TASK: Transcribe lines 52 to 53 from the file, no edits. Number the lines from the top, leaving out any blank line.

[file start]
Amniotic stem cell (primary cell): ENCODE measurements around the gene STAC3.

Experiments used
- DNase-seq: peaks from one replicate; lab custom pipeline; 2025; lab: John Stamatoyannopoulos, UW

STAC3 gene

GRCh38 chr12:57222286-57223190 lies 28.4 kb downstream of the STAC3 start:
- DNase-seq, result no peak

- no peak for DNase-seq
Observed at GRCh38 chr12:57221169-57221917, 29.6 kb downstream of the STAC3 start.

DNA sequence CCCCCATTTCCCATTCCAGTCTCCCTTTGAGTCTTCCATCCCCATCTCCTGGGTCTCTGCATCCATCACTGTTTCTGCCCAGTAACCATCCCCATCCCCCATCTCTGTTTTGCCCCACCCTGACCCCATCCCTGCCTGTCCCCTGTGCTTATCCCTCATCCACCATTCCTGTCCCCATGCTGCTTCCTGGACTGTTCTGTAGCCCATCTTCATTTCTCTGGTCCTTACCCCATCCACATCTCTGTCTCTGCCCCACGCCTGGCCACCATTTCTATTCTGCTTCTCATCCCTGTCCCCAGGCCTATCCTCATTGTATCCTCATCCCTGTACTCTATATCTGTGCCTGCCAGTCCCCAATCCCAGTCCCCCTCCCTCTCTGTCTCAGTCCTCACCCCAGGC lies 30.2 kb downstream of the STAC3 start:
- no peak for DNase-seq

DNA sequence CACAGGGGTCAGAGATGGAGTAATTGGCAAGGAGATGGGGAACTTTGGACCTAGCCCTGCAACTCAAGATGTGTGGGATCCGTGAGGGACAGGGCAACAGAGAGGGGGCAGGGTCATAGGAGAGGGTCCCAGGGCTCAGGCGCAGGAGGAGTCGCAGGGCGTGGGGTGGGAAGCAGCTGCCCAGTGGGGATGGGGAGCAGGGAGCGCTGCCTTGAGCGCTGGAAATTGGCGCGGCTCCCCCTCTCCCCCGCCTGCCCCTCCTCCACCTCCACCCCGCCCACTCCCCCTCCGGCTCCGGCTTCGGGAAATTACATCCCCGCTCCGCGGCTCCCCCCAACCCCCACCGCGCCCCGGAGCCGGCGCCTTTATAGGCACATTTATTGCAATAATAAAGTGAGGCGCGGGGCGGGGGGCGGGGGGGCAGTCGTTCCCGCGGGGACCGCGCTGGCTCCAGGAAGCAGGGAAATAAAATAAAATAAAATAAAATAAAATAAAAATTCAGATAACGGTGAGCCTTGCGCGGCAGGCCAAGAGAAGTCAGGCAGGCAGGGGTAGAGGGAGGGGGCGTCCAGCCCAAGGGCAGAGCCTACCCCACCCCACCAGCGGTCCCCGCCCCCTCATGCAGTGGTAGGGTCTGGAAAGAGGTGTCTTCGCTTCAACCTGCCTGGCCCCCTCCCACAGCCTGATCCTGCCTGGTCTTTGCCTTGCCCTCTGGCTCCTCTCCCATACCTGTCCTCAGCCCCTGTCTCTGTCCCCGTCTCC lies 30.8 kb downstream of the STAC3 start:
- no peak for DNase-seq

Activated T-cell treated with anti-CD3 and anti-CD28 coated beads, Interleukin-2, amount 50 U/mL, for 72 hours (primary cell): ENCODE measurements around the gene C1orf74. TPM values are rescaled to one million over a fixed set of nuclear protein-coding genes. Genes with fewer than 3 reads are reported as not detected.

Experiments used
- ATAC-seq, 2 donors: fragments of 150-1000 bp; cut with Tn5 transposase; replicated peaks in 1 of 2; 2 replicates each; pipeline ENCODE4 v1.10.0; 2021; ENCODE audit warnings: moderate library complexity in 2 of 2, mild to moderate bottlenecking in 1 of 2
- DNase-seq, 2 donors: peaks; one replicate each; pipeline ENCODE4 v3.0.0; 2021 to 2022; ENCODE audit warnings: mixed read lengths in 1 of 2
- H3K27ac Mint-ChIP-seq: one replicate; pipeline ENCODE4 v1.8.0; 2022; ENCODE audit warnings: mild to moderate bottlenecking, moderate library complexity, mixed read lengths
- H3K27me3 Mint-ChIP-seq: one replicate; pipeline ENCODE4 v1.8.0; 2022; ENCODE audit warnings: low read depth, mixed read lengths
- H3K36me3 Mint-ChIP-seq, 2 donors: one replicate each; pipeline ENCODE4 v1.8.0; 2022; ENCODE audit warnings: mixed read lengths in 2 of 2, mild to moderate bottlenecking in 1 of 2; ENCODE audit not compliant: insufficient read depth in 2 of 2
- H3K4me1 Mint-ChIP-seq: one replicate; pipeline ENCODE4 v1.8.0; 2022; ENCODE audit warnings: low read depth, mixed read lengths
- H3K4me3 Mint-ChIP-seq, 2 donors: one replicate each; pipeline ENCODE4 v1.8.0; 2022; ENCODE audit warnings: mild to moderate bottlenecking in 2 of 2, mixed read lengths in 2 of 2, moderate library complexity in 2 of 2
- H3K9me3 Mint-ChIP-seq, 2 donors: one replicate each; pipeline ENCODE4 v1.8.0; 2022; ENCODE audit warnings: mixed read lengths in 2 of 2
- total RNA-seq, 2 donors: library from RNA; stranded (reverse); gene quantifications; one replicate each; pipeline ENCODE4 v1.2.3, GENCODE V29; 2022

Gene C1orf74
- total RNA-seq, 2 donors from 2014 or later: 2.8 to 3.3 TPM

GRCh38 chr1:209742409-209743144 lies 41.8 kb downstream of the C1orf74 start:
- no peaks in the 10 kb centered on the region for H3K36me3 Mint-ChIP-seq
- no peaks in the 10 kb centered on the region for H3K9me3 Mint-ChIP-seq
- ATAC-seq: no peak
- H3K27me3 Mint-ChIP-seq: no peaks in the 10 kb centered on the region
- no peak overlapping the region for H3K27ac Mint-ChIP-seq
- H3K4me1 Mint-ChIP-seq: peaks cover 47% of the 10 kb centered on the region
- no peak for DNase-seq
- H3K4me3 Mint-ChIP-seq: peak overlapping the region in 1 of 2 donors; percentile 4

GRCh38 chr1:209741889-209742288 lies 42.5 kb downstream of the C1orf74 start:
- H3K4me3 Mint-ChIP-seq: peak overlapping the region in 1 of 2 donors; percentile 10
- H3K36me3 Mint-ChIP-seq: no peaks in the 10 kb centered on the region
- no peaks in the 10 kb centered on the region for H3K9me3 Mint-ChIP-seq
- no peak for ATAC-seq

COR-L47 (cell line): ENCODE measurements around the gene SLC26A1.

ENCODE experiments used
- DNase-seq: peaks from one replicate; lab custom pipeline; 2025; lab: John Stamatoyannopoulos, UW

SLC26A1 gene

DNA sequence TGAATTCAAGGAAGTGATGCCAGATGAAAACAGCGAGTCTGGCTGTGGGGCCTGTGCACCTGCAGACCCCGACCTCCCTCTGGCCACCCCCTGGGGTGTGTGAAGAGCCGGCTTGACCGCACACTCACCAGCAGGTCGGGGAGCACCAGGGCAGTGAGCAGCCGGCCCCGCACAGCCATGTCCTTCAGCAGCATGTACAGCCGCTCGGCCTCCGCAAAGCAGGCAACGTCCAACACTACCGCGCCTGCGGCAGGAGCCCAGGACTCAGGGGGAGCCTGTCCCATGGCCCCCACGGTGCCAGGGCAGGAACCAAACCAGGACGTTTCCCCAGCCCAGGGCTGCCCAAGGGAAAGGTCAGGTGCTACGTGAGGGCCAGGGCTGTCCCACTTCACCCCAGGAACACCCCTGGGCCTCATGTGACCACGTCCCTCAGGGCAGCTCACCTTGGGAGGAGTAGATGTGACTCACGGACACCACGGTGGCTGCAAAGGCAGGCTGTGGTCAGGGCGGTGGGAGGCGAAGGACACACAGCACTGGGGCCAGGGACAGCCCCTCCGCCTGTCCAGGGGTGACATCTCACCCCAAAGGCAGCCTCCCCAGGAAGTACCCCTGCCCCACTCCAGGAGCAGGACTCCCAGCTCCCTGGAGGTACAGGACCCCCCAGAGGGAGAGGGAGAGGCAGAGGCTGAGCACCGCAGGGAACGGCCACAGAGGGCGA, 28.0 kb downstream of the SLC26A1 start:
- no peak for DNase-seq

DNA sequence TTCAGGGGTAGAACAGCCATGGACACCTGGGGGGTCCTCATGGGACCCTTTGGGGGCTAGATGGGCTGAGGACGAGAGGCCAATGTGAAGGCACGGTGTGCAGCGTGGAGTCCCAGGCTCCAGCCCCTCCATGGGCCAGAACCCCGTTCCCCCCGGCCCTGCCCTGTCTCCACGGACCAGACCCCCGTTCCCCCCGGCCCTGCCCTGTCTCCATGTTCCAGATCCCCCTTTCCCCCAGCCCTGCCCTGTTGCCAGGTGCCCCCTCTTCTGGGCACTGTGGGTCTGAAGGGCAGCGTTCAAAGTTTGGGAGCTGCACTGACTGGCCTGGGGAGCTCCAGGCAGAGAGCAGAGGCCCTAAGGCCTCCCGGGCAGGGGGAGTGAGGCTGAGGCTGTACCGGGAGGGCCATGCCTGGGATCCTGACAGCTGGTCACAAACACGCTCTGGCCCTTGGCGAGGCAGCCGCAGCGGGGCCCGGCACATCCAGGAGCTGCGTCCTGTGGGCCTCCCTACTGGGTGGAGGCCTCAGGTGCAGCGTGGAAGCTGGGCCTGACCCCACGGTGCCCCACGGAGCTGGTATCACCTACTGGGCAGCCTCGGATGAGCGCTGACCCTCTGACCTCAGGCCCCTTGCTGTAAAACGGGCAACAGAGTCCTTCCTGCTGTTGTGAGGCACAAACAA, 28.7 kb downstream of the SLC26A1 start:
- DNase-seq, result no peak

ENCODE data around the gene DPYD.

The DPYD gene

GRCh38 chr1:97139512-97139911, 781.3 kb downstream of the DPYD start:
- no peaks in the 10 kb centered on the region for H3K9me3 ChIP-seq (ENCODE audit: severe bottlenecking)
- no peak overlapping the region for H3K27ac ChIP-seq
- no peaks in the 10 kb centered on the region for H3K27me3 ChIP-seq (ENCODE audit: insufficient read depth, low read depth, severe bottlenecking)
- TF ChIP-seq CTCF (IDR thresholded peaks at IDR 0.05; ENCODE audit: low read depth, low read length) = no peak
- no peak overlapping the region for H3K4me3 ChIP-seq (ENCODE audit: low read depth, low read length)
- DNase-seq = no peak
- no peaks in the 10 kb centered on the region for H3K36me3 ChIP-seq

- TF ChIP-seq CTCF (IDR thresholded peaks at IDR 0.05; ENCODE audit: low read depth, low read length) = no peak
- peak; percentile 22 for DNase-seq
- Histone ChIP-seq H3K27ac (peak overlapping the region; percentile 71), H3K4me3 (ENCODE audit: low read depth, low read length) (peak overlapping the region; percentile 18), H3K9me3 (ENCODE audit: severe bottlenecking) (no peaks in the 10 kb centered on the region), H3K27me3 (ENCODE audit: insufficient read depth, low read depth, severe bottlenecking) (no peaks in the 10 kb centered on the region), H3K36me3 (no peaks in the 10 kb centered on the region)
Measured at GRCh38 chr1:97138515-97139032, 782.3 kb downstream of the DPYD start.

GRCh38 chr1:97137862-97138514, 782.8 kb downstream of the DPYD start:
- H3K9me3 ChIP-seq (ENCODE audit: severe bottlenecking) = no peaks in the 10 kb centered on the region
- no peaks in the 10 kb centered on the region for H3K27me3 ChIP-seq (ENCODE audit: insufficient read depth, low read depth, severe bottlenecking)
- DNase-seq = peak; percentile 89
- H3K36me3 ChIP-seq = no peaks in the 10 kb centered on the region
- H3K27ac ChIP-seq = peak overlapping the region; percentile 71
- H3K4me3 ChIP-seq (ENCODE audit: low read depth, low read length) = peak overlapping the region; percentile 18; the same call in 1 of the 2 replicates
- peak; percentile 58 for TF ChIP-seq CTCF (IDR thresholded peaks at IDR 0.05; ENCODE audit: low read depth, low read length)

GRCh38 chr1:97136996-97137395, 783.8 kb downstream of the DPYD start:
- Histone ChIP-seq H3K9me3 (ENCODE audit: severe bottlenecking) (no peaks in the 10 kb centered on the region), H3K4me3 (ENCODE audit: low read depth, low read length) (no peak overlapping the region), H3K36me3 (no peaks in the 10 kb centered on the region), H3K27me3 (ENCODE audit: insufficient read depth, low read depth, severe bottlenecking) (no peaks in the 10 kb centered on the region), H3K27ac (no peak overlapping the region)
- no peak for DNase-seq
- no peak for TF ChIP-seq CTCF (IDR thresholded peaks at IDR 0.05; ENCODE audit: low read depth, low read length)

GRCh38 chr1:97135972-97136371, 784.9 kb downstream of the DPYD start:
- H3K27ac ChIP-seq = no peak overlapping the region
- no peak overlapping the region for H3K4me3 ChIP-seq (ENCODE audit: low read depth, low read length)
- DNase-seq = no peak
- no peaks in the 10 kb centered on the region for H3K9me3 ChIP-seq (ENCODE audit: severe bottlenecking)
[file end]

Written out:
- no peak overlapping the region for H3K27ac ChIP-seq
- no peaks in the 10 kb centered on the region for H3K27me3 ChIP-seq (ENCODE audit: insufficient read depth, low read depth, severe bottlenecking)